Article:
In 2013 the Houston Astros will find themselves in a new division, a new league, with a new manager–former Nationals third base coach Bo Porter–and will don new uniforms. The changes and spiffy new uniforms will have little effect on the Astros winning percentage, however, and they are likely to finish last in the tough AL West, en route to their third 100 loss season in a row.
When Astros owner Jim Crane bought the team in 2011 he decided to strip the roster bare and build from the ground up. General Manager Jeff Luhnow cut the major league roster down to a shockingly low $25 million, less than the $29 million salary of Yankees third baseman Alex Rodriguez alone. The rebuilding project has done a lot to revitalize the Astros lagging minor league system, which has been barren for a decade but may leave the casual fan scratching their head when they go down the roster and find few identifiable faces.
The Astros major league team team consists of a few journeymen, plus a whole lot of young unknowns. For most Astros fans, this season will mostly be about seeing how well the young prospects develop. Given the organization’s focus on development instead of winning right now, it is likely that a lot of young players could receive significant playing time.
The Astros opening day starter will be 28-year old right hander, Bud Norris, who sported a 7-13 record and 4.65 ERA in 168.1 IP in 2012. Norris is a solid, middle of the rotation starter but has no business being designated as any staff’s “ace”. There is a good chance that he could end up on the trading block at some point in the season. The oft-injured starting pitcher, Erick Bedard, usually performed well when healthy until his velocity dipped in 2012 with the Pittsburgh Pirates, but the Astros took a flyer on him and hope that the 33 year old former ace can regain some of his past dominance.
The Astros pitching staff as a whole may be the worst in baseball, but they will have some young players worth keeping an eye on. RHP Brad Peacock, acquired in the Jed Lowrie trade with the Oakland Athletics along with catching prospect Max Stassi and slugging first baseman Chris Carter, made the rotation as the likely fourth or fifth starter.
Peacock struggled mightily in AAA last year and fell off the radar a bit as a top tier pitching prospect. His velocity stays generally in the low 90’s, but Peacock can reach the high 90’s on the radar gun from time to time. Peacock was let down last year by a breakdown of command, which has been a struggle for him throughout his minor league career. Nevertheless, he has some great peripherals, including a tremendous curveball. If Peacock fixes his command issues he has an outside chance of becoming a front of the rotation starter in the near future, but will most likely settle into being more of a middle of the rotation pitcher.
The bullpen contains a few live, young arms, but will most likely be overtaxed by a starting rotation that may often struggle to make it out of the 6th inning. Jose Veras, a 32-year old RHP, is now the de-facto “closer,” but it is likely that the Astros could end up in a closer by committee situation or give the reigns to one of the young guns, like RHP Josh Fields, who throws hard and has tremendous K-rates.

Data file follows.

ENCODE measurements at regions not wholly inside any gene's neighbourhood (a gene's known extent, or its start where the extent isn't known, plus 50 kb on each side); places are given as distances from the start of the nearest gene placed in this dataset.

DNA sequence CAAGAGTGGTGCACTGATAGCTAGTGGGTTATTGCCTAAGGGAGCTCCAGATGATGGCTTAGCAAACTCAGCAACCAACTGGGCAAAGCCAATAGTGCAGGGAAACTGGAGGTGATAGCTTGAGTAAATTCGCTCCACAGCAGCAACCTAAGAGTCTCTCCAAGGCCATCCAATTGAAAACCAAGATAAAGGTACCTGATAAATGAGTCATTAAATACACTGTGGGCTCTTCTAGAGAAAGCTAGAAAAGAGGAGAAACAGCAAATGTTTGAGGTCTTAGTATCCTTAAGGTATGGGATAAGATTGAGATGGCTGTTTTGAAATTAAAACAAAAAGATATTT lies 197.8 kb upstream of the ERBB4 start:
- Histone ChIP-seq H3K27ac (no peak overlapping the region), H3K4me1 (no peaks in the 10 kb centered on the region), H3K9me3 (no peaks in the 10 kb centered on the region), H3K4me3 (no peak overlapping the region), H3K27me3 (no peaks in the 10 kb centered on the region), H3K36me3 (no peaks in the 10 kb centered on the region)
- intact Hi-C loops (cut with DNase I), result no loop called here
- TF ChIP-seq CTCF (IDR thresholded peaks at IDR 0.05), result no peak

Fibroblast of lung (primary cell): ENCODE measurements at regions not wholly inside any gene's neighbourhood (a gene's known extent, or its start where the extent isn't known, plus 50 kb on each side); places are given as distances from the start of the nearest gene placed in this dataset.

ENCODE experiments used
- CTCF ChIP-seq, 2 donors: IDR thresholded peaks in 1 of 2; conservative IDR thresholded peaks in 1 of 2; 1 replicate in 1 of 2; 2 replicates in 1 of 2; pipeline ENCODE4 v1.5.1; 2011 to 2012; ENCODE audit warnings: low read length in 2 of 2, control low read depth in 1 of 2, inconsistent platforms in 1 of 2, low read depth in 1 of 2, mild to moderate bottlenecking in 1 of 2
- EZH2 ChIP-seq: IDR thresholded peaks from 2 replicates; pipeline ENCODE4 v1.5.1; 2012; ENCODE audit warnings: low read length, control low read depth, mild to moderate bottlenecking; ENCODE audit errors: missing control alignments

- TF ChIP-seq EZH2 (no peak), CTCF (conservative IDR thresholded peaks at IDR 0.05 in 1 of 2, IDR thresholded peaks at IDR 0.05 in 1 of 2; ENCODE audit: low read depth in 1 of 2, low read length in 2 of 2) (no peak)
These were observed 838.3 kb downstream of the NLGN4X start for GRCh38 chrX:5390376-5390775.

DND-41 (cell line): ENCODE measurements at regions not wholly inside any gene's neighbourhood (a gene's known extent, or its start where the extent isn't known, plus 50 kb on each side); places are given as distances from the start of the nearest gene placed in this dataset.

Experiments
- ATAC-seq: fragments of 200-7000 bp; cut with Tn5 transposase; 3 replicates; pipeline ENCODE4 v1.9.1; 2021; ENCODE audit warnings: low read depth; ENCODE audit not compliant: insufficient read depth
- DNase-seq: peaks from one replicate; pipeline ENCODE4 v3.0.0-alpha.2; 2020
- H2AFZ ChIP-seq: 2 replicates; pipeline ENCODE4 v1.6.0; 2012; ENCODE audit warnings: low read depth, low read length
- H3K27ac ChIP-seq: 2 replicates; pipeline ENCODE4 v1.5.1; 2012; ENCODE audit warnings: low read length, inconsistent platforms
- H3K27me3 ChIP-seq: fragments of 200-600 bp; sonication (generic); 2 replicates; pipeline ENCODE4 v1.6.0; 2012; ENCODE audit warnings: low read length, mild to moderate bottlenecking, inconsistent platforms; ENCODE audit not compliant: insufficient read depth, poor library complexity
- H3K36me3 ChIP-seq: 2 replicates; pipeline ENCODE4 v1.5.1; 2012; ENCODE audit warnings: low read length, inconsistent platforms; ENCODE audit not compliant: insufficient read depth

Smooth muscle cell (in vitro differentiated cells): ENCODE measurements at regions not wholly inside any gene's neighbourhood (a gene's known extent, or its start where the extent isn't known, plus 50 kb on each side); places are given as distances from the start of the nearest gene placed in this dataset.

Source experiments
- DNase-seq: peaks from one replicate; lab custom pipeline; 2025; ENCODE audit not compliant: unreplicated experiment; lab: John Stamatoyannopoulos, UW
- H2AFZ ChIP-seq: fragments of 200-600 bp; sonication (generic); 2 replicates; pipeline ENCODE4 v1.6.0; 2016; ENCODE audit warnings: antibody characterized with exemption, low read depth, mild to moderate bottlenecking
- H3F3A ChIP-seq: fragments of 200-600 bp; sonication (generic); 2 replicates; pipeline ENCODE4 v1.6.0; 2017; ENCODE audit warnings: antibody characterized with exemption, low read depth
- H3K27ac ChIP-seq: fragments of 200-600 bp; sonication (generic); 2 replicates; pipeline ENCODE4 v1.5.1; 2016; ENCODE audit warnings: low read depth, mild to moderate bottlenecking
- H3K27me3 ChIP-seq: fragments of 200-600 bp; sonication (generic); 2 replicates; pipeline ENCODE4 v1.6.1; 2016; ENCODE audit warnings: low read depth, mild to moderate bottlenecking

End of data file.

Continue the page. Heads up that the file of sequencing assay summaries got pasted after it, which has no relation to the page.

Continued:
The starting lineup and defense may be even bigger issues for the Astros than the lackluster pitching. The Astros picked up first baseman, Carlos Pena, whose batting average now consistently hovers near the Mendoza line, but provides a little power. He will most likely share playing time with the aforementioned Chris Carter and Brett Wallace, a former top prospect who has underwhelmed in his three major league seasons. Wallace has both a consistently failed to get on base and has struggled to hit with much power, which was considered his strength as a prospect.
Carter could have a huge season in the hitter friendly Minute Maid Park and he seems to be a player on the verge of a major power-hitting breakout. He hit 16 home runs in 218 at bats last year, but if he becomes an everyday starter, Carter has the potential to hit 30-40, albeit with a low batting average and a whole lot of strikeouts. Although listed as a first baseman and left fielder, Carter is, to put it mildly, a liability in the field. His skills in the outfield make the circus that was Manny Ramirez in outfield seem like a gold glove performance. Carter’s best role is probably as a DH, but it may be hard for the Astros to justify moving a talented 26-year-old slugger into that less valuable position so early in his career.
The other bright spots on the team are 2B Jose Altuve, who may someday be one of the greatest 5’5″ players in baseball history, and C Jason Castro, who could be poised for a major breakout.
Castro, a top 10 draft pick out of Stanford, has been plagued by knee injuries, which can spell doom for a young catcher, but he had a major power surge at the end of last year and has always had the ability to put up solid contact numbers. If Castro’s power surge is for real he could end up as one of the best catchers in the American league.
Overall, the Astros simply don’t have the talent to break out of the AL West basement and if they manage to lose fewer than 100 games it could be considered a significant achievement. However, in three to five years this team could have a relatively high number of talented players in their prime and be a force to be reckoned with, which is the case with every team that strips its roster and tries to build from the ground up. Look for a constant shuffling of players, a bevy of new faces and a lot of losing from the 2013 Astros.